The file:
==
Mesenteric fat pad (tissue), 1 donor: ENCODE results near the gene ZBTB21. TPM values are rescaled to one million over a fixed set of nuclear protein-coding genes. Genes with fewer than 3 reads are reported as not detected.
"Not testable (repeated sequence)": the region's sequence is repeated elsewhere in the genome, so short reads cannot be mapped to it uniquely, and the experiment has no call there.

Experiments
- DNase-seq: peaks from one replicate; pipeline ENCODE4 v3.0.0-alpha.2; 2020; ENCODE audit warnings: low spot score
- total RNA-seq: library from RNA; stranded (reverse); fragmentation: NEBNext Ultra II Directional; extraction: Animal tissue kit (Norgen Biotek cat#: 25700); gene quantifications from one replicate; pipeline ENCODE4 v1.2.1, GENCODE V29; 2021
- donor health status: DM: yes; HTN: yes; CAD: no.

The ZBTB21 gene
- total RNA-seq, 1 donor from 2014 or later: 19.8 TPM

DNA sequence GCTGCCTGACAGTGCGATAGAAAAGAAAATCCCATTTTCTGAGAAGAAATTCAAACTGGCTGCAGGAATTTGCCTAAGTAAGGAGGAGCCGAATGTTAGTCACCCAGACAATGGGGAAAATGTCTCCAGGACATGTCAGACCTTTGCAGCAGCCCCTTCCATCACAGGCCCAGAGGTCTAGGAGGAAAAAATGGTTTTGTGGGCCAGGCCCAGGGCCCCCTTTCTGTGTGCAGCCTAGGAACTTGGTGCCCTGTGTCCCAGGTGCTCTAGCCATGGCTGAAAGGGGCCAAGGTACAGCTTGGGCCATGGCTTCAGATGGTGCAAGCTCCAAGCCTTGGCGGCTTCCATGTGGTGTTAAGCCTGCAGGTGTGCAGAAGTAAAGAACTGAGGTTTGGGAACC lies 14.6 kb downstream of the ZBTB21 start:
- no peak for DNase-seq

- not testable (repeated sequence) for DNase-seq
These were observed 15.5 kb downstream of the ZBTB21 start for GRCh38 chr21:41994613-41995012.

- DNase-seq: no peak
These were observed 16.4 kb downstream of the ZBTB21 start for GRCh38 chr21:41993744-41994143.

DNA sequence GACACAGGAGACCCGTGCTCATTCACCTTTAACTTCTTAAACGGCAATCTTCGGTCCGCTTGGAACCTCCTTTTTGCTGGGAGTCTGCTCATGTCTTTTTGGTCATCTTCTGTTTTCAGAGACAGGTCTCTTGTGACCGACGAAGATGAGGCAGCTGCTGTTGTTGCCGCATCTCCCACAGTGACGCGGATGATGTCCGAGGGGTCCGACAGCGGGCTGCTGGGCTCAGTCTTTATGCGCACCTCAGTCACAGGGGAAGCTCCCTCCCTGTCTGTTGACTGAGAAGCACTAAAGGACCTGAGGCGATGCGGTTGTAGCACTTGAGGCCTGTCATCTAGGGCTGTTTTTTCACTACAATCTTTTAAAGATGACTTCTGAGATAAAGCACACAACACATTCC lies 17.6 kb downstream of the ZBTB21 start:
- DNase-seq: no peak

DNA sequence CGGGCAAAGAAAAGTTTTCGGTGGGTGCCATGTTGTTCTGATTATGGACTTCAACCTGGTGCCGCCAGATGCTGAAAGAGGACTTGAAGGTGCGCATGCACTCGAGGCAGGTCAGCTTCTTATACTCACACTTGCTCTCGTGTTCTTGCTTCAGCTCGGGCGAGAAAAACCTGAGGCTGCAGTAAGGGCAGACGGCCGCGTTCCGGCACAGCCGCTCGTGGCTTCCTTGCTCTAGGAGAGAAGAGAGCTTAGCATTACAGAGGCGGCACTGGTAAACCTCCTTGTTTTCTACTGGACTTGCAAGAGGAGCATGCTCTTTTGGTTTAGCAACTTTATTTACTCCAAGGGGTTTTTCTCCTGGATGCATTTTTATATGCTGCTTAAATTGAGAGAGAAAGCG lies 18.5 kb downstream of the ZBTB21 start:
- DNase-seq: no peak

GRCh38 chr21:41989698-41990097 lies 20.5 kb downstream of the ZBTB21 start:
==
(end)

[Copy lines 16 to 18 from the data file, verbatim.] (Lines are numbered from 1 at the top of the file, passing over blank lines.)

- DNase-seq: no peak

DNA sequence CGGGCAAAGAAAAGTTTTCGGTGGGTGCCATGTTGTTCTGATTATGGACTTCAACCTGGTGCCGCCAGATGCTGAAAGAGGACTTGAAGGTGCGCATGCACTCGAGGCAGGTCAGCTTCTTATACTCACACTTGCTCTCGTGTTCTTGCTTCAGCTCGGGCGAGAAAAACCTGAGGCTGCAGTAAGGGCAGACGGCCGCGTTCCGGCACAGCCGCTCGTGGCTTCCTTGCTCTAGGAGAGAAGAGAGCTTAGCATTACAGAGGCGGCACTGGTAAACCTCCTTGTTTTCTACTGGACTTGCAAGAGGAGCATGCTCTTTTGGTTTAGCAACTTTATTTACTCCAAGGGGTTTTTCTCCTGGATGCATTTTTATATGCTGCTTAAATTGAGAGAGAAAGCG lies 18.5 kb downstream of the ZBTB21 start:
- DNase-seq: no peak